The first book in the Song of Shattered Sands trilogy - an epic fantasy in the vein of A Thousand and One Nights.
In the city of Sharakhai, Çeda fights in the pits to scrape by a living. She, like so many in the city, pray for the downfall of the cruel, immortal Kings of Sharakhai. Then on the holy night when the powerful yet wretched creatures known as the Asirim wander the city and take tribute in order to protect the Kings, one of them tells Çeda the origin of their dark bargain. And this dangerous secret may be the very key she needs to throw off the iron grip the Kings have had over Sharakhai....
©2015 Bradley P. Beaulieu (P)2015 Brilliance Audio, all rights reserved.
Bought the book because I like a fantasy - sci-fi and strong female protagonists, but I could not get behind Ceda or into her world. She's unbeatable in the arena, but inexplicably, got walked over elsewhere. I got through a few hours of of disinterested listening. I realized it had taken me weeks to read so little. A few more weeks passed without turning this book back on. I love Audible, and have quite a few books piled up to read, but this book killed my desire to listen to books. (I filled up my driving and gym time with podcasts - check out Serial.) I didn't dislike Ceda or the other characters, and the narration was forgettable but not objectionable. It was just boring. My bad. I should have switched to another book. Today, I started listening to Career of Evil, and returned this book to Audible. (The return option is great! I've been an Audible member for 12 years, bought over 900 books, and returned only a handful, but the option takes the risk out of buying a book.)
An engineer enjoying his share of escapism.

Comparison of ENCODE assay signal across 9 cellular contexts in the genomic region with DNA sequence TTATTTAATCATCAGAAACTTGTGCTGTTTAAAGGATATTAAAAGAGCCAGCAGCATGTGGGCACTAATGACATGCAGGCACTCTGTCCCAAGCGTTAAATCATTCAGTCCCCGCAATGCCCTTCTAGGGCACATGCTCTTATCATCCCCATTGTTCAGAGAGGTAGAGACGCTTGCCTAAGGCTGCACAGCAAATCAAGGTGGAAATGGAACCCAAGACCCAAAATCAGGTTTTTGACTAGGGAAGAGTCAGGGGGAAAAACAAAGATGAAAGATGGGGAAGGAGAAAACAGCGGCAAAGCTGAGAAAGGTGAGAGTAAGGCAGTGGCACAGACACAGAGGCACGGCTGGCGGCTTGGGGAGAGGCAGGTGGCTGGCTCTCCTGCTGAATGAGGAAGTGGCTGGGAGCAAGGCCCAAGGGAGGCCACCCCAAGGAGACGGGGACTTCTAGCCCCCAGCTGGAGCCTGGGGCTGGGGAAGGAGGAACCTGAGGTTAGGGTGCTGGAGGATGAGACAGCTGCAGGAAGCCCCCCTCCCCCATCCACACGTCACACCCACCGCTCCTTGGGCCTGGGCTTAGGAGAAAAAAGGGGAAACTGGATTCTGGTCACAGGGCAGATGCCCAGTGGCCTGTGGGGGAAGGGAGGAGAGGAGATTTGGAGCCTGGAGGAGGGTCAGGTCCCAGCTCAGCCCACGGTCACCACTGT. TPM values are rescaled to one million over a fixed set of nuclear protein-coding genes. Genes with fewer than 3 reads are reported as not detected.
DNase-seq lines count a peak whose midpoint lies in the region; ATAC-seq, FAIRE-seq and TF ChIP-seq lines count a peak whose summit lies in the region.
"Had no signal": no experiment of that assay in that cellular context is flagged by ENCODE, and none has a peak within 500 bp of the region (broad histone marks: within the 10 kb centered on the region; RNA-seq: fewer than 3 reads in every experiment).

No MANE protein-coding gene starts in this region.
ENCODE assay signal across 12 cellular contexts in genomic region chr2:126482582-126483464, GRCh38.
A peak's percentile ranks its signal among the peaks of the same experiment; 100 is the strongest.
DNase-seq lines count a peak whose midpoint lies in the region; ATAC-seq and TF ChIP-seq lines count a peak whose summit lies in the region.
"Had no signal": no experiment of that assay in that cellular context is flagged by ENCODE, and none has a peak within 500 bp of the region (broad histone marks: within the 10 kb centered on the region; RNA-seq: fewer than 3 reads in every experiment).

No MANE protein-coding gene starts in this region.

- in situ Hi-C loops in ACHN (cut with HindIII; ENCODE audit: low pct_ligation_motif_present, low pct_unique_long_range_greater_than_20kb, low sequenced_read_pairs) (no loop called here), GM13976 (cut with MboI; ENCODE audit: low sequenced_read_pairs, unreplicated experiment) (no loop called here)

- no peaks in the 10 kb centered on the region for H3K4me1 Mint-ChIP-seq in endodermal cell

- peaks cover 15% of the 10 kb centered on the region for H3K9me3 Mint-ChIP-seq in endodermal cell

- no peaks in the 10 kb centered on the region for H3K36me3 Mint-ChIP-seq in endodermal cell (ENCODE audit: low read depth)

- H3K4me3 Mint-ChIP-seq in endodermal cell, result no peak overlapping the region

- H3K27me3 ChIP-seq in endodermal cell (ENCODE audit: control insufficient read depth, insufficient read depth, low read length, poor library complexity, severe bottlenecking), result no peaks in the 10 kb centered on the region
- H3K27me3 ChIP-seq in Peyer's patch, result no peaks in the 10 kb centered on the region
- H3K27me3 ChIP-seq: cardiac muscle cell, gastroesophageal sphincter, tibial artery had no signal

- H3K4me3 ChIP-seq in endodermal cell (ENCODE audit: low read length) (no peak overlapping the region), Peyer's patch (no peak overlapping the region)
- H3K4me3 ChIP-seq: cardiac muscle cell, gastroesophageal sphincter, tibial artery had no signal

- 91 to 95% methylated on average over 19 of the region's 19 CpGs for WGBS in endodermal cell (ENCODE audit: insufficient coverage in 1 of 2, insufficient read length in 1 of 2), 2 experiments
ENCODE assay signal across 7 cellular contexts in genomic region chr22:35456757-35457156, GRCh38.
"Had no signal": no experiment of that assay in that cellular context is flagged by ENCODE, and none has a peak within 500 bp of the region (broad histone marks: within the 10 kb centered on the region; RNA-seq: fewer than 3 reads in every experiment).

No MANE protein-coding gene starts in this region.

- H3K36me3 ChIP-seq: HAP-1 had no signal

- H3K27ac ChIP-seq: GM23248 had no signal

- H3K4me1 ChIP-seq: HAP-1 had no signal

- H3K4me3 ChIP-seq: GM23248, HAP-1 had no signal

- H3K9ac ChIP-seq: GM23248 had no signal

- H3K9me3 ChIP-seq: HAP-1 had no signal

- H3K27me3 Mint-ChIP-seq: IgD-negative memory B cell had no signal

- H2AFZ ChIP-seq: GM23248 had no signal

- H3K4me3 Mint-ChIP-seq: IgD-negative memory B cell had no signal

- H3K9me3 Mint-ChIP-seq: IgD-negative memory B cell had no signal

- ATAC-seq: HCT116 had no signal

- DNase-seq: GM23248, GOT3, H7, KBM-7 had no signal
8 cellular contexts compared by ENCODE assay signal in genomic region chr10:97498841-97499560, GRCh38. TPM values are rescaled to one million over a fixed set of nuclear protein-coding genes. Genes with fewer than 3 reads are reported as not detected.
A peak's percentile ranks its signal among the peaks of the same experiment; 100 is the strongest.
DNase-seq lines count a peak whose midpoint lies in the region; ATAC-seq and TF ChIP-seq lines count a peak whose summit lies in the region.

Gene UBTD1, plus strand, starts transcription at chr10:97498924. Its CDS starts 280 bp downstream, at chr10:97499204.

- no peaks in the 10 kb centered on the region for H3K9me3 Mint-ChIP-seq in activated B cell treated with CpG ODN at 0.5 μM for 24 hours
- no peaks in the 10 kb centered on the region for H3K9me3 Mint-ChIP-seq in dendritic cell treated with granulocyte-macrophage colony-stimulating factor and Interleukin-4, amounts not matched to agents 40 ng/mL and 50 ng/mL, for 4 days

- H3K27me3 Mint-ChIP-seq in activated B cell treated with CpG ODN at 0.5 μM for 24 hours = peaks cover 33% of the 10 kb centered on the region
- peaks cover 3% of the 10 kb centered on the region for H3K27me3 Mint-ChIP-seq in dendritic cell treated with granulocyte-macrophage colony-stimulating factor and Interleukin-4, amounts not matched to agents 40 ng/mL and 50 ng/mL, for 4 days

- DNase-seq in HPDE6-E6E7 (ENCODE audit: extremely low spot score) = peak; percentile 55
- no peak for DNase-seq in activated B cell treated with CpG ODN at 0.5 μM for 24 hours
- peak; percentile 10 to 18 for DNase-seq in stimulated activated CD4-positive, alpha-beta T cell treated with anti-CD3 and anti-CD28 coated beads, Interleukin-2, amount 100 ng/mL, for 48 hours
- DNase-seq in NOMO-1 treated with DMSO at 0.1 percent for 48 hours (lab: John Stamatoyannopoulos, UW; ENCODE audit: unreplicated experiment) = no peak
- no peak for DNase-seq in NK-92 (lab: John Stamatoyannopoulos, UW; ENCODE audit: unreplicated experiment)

Picked this one up on a whim without reading any reviews and was pleasantly surprised. The world and story setting felt both fresh and creative. I particularly enjoyed how the story and background of the twelve kings was gradually discovered throughout the book. I'll be looking forward to the next instalment in the series, just to read more about the world and its story.
Storytelling and progression itself was also entertaining enough. However, don't jump in expecting too much depth from the main characters. Both Çeda and Emre felt somewhat naïve and overly obsessed with a single thought, which I found seriously off-putting and almost binned this as a 3-star book because of it. The overall story and, surprisingly, the narration made me rethink the rating, though.
So, the narration... Yes, the narrator puts a lot of emphasis into the voices. Yes, she can't growl like an angry old man (have you heard Roy Dotrice's female voices, though?). Yes, she makes this feel more like a story book than serious contemplation over politics and oppression of an imaginary city. And yes, without her, I believe the book would have been far less entertaining to listen to. Character dialogues are often lacklustre enough, so I dread thinking what they would sound like in a steadily monotonous voice. :)